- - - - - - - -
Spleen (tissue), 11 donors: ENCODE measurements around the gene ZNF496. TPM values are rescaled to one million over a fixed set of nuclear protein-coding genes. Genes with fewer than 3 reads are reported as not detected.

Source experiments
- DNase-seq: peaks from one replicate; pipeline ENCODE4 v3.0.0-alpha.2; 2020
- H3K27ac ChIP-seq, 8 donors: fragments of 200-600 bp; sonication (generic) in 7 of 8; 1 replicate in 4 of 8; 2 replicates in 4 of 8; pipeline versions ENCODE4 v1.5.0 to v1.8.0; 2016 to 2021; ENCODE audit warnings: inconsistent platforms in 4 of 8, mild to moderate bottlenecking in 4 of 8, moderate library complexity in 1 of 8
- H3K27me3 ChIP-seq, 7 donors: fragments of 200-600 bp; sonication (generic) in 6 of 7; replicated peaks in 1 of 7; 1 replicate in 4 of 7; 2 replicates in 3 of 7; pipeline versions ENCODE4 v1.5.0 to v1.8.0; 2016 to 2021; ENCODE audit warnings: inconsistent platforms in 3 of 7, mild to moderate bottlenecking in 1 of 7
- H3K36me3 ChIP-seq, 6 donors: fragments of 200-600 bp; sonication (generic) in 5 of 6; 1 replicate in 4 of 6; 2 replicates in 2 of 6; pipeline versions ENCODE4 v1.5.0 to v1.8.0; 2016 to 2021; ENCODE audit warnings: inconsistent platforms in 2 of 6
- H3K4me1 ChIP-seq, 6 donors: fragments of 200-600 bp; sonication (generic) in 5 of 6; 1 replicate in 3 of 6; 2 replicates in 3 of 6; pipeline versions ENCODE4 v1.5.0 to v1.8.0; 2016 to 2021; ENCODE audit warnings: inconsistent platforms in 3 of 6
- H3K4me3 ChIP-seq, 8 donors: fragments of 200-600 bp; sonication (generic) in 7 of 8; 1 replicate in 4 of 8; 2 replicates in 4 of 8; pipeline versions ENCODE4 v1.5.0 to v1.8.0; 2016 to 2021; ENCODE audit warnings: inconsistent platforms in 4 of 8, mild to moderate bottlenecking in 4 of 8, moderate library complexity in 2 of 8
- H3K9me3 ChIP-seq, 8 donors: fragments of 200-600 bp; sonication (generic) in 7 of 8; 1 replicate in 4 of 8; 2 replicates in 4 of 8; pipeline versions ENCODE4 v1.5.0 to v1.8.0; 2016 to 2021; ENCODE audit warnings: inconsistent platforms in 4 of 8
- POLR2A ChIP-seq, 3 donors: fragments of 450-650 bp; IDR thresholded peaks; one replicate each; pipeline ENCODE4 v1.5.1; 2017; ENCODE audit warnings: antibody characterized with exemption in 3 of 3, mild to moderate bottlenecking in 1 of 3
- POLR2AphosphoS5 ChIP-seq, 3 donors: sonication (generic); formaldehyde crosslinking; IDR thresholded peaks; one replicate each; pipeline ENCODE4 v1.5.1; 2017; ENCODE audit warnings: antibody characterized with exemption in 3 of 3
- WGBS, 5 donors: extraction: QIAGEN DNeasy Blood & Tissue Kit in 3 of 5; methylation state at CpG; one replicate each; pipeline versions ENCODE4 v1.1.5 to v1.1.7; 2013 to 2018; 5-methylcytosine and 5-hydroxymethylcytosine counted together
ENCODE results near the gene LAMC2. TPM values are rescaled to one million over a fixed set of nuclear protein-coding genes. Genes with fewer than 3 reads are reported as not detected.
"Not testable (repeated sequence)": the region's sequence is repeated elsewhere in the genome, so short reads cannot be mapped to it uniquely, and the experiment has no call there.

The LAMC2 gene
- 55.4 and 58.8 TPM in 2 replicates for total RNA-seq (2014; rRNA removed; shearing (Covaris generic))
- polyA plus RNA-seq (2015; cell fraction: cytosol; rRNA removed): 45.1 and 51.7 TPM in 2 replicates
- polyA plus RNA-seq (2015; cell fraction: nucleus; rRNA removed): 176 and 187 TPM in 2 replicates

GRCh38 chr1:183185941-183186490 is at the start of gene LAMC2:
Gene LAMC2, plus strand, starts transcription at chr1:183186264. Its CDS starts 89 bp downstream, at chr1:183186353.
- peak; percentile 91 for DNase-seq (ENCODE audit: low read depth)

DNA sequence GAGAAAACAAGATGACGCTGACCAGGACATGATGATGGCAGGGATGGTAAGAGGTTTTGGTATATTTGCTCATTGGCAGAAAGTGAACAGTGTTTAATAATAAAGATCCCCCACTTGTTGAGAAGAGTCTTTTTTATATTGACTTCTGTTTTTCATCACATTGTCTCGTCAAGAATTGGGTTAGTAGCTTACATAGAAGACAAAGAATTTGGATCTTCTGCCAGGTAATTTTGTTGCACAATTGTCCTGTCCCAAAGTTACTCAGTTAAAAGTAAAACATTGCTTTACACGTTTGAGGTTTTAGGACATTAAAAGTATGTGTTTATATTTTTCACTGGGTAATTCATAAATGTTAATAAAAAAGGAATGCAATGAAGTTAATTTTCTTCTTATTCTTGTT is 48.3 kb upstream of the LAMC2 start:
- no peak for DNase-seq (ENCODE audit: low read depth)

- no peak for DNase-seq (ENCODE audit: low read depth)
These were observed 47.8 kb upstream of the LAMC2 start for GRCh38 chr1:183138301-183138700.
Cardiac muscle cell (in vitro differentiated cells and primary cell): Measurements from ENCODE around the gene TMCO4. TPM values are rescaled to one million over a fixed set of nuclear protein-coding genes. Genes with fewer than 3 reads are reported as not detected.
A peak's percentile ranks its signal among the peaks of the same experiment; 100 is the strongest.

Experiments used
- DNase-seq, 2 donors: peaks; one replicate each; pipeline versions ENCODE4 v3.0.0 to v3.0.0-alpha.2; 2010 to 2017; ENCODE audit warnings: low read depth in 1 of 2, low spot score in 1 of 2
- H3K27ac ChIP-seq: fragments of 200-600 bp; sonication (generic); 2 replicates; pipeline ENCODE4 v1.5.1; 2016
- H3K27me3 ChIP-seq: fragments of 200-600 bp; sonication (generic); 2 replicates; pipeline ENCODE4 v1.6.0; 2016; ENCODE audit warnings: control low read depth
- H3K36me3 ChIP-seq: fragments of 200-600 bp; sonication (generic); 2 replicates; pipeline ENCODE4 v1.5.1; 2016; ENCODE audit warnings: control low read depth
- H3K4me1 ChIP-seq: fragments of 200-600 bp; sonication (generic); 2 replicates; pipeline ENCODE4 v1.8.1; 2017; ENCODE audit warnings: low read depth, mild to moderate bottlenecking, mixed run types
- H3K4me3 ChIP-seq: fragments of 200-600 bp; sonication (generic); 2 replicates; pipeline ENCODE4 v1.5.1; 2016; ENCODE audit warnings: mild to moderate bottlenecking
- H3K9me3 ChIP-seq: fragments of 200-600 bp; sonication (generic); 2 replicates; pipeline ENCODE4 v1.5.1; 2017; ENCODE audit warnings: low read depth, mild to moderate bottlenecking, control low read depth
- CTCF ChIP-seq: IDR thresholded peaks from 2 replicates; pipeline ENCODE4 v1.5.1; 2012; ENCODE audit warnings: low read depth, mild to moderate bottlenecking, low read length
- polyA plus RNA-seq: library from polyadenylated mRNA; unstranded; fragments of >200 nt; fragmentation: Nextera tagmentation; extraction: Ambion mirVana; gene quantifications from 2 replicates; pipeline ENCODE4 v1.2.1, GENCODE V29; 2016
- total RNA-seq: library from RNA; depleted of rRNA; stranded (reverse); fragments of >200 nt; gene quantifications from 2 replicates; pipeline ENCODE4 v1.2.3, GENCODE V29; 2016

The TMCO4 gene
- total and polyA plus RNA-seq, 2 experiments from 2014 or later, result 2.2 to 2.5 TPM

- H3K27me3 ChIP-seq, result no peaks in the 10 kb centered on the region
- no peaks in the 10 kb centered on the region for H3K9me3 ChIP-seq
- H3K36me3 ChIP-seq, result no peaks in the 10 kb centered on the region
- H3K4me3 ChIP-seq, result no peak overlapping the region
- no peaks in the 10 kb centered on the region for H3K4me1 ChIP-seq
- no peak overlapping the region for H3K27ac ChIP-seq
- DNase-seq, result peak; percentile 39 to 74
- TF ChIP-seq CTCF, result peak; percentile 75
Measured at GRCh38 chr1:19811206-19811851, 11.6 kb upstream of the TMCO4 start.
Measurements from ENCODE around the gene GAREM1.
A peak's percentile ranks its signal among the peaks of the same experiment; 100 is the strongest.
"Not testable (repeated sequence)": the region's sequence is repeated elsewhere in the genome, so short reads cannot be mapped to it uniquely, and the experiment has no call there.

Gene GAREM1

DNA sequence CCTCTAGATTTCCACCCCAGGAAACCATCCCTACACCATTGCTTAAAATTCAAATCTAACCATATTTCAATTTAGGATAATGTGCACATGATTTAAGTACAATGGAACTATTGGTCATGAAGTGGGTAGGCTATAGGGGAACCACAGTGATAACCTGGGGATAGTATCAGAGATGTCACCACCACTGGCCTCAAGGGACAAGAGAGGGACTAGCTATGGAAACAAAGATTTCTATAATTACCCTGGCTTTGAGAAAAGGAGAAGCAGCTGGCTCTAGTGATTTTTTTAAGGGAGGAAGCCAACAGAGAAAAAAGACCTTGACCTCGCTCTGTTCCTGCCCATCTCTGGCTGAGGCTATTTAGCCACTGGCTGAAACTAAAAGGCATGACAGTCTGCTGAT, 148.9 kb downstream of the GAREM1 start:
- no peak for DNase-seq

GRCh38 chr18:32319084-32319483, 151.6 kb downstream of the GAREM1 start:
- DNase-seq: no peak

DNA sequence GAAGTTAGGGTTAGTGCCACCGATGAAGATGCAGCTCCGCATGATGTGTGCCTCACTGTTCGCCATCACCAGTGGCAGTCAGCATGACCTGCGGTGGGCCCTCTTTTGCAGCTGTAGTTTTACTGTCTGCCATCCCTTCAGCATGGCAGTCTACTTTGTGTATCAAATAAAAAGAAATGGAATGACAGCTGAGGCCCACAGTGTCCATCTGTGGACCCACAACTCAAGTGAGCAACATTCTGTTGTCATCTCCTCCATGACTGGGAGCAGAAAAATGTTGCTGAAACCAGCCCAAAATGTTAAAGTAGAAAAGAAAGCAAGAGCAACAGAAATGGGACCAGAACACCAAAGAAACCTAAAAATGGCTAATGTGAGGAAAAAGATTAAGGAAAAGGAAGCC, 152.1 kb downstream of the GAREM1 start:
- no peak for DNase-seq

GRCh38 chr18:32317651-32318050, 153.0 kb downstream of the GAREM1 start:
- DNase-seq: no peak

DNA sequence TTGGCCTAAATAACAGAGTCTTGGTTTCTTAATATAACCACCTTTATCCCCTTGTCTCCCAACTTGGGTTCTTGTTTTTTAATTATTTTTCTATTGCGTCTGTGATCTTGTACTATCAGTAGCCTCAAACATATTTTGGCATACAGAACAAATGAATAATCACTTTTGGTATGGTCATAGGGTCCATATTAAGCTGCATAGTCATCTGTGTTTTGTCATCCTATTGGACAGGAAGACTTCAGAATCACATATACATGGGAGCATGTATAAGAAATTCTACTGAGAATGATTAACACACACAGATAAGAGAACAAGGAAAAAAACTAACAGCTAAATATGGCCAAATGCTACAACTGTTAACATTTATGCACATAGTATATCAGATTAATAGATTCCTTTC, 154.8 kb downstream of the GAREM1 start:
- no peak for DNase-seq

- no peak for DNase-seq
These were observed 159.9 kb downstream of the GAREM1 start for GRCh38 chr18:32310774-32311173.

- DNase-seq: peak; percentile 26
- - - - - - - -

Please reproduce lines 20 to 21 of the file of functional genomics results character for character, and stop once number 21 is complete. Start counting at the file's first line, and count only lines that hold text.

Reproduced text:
Gene LAMC2, plus strand, starts transcription at chr1:183186264. Its CDS starts 89 bp downstream, at chr1:183186353.
- peak; percentile 91 for DNase-seq (ENCODE audit: low read depth)